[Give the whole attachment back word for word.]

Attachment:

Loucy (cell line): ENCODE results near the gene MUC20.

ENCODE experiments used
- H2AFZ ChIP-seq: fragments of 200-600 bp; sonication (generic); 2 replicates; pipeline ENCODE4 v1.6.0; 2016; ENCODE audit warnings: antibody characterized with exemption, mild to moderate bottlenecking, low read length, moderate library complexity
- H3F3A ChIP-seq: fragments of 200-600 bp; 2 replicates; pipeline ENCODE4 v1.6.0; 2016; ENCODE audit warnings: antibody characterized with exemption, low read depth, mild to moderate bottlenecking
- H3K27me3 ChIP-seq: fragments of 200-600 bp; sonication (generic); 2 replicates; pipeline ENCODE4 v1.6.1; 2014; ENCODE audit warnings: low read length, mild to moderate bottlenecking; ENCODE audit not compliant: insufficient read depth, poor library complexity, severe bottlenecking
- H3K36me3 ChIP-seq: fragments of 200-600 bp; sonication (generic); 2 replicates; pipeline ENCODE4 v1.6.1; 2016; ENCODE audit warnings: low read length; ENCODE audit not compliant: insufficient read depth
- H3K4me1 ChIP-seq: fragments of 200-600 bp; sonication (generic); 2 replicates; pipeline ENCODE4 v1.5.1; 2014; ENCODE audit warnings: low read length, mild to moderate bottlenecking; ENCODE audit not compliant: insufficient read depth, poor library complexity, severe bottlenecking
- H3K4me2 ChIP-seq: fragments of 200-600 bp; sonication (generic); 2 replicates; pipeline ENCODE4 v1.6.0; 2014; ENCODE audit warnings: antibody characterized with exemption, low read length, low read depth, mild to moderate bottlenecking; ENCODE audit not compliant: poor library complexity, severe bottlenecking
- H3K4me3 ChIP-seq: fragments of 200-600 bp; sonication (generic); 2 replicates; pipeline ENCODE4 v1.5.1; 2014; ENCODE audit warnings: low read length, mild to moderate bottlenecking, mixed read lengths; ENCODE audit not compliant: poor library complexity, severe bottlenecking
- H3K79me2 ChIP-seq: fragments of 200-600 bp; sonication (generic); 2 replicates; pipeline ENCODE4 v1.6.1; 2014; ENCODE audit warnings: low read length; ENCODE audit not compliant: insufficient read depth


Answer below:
Loucy (cell line): ENCODE results near the gene MUC20.

ENCODE experiments used
- H2AFZ ChIP-seq: fragments of 200-600 bp; sonication (generic); 2 replicates; pipeline ENCODE4 v1.6.0; 2016; ENCODE audit warnings: antibody characterized with exemption, mild to moderate bottlenecking, low read length, moderate library complexity
- H3F3A ChIP-seq: fragments of 200-600 bp; 2 replicates; pipeline ENCODE4 v1.6.0; 2016; ENCODE audit warnings: antibody characterized with exemption, low read depth, mild to moderate bottlenecking
- H3K27me3 ChIP-seq: fragments of 200-600 bp; sonication (generic); 2 replicates; pipeline ENCODE4 v1.6.1; 2014; ENCODE audit warnings: low read length, mild to moderate bottlenecking; ENCODE audit not compliant: insufficient read depth, poor library complexity, severe bottlenecking
- H3K36me3 ChIP-seq: fragments of 200-600 bp; sonication (generic); 2 replicates; pipeline ENCODE4 v1.6.1; 2016; ENCODE audit warnings: low read length; ENCODE audit not compliant: insufficient read depth
- H3K4me1 ChIP-seq: fragments of 200-600 bp; sonication (generic); 2 replicates; pipeline ENCODE4 v1.5.1; 2014; ENCODE audit warnings: low read length, mild to moderate bottlenecking; ENCODE audit not compliant: insufficient read depth, poor library complexity, severe bottlenecking
- H3K4me2 ChIP-seq: fragments of 200-600 bp; sonication (generic); 2 replicates; pipeline ENCODE4 v1.6.0; 2014; ENCODE audit warnings: antibody characterized with exemption, low read length, low read depth, mild to moderate bottlenecking; ENCODE audit not compliant: poor library complexity, severe bottlenecking
- H3K4me3 ChIP-seq: fragments of 200-600 bp; sonication (generic); 2 replicates; pipeline ENCODE4 v1.5.1; 2014; ENCODE audit warnings: low read length, mild to moderate bottlenecking, mixed read lengths; ENCODE audit not compliant: poor library complexity, severe bottlenecking
- H3K79me2 ChIP-seq: fragments of 200-600 bp; sonication (generic); 2 replicates; pipeline ENCODE4 v1.6.1; 2014; ENCODE audit warnings: low read length; ENCODE audit not compliant: insufficient read depth